For many, a yacht is the go-to post-lottery-win purchase, It’s always possible to dream a little bigger though, and in the case of top dollar ships, we’re surprised more people don’t imagine themselves behind the wheel of a “superyacht”. Also known as a “Luxury yacht” or “Mega yacht”, these modern day sea monsters rank just below buying your own private island (and given the size of some of these boats, there isn’t even much difference…).
What exactly is a “Superyacht”?
For some reason, privately owned, oversized and overpriced yachts are treated like a very modern phenomenon, but the term has been in use since the 20th century. This 1908 cutting from the New York Times announced the arrival of the Jemima F. iII - the largest motor powered yacht of its day - and there are several others from the same time period including the Cox & King Yachts, and the M/Y Savarona.
It is worth pointing out however that there is no industry-wide standard that separates the yachts from the superyachts. The Royal Yachting Association (RYA) is one of the rare exceptions; they state that a “UK pleasure vessel” must be less than 24m load line length or 80GT, else you need to fill it with a full, competent crew. Otherwise you can draw the line wherever you like e.g. a superyacht is any boat with its own 7m swimming pool, a mega-yacht should be able to house at least 16 guests at a time, and a giga-yacht needs to be helicopter accessible.
How do they differ in price?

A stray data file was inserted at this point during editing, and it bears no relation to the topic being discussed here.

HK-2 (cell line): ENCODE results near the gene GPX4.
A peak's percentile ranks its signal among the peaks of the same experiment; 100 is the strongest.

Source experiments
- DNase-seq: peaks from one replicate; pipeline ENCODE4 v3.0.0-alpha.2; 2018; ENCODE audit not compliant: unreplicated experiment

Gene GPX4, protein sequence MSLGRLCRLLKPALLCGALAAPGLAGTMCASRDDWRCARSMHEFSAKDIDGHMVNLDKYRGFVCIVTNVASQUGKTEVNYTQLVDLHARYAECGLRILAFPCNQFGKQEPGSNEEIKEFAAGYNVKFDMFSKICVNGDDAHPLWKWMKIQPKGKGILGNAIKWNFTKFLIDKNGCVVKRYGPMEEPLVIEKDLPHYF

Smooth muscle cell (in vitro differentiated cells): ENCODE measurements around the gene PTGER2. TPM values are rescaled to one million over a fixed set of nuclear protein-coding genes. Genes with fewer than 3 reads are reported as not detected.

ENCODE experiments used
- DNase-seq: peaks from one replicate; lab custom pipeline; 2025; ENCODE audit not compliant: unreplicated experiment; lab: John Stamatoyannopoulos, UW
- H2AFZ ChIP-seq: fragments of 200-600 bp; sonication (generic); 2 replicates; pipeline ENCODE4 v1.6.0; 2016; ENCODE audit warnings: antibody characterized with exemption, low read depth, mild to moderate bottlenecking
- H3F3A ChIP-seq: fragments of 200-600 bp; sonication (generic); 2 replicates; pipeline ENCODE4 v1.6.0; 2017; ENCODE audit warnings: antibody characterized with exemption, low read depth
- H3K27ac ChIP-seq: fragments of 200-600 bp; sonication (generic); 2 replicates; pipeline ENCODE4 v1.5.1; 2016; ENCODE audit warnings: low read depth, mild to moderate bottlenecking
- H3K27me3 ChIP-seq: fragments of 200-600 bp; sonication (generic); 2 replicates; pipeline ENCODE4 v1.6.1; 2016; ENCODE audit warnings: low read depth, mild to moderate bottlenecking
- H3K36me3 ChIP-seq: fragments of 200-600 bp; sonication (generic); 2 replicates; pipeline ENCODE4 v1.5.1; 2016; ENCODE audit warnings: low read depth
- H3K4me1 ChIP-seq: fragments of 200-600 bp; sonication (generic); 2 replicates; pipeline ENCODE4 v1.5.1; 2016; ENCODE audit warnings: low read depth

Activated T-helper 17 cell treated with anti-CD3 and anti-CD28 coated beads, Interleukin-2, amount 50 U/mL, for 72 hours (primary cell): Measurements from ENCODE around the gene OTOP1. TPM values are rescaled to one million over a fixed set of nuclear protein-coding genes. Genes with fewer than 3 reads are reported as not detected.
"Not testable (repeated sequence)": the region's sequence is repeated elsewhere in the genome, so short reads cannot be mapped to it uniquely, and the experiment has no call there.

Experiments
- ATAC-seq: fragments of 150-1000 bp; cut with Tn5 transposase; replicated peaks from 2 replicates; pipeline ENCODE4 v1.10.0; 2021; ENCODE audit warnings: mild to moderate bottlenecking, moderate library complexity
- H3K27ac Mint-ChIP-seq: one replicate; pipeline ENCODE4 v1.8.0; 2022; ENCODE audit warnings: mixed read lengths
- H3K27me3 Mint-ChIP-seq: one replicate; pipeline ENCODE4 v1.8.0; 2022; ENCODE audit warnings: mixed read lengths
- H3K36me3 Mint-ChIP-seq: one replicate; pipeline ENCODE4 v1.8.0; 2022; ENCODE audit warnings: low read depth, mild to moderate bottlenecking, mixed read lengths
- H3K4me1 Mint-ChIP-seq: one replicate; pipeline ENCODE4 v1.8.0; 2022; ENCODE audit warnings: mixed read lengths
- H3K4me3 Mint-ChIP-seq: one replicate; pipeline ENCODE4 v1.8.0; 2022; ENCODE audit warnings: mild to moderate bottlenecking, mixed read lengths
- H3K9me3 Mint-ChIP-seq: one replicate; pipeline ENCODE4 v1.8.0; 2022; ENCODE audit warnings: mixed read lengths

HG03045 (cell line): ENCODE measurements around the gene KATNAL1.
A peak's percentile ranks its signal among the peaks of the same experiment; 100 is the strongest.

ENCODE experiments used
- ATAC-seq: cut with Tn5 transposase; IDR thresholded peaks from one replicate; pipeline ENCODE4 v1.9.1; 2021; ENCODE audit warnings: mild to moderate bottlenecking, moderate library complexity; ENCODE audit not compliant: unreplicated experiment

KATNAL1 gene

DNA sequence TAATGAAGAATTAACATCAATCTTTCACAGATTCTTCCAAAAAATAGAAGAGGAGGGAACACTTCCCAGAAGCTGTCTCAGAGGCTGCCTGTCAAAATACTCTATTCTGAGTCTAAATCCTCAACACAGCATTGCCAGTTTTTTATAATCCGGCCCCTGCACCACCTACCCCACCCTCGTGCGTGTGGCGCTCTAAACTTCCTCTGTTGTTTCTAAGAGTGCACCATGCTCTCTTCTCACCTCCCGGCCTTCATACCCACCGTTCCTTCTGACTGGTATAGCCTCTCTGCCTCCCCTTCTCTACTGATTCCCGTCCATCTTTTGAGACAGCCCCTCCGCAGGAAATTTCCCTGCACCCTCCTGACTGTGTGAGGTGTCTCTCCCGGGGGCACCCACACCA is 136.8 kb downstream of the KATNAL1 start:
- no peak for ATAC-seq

According to this Forbes article, the price of an average superyacht (or in this case, any yacht measuring more than 100m) starts at around $275 million. If you have that kind of cash kicking around, you can’t just sail down to your local luxury yacht dealership. The most luxurious watercraft, such as those owned by Donald Trump or Google’s Larry Page, are usually built to individual commission, and are operated as commercial entities (often in areas where tax is a “foreign” concept).
Regular yachts are the archetypal symbol of oceanic freedom and independence, but a superyacht will almost always require an experienced captain to take it out on the water. Hiring crew members is also just one many other only additional costs - fuel, maintenance and insurance can easily exceed 10% of the vessel’s price, whilst annual dockage fees can easily run into six digits. It’s true that you can charter your boat, but the costs of operating it are so high you probably wouldn’t ever see a profit. Then again, if you’re rich enough to buy a yacht that’s also fully submersible, you probably don’t care much about the overheads...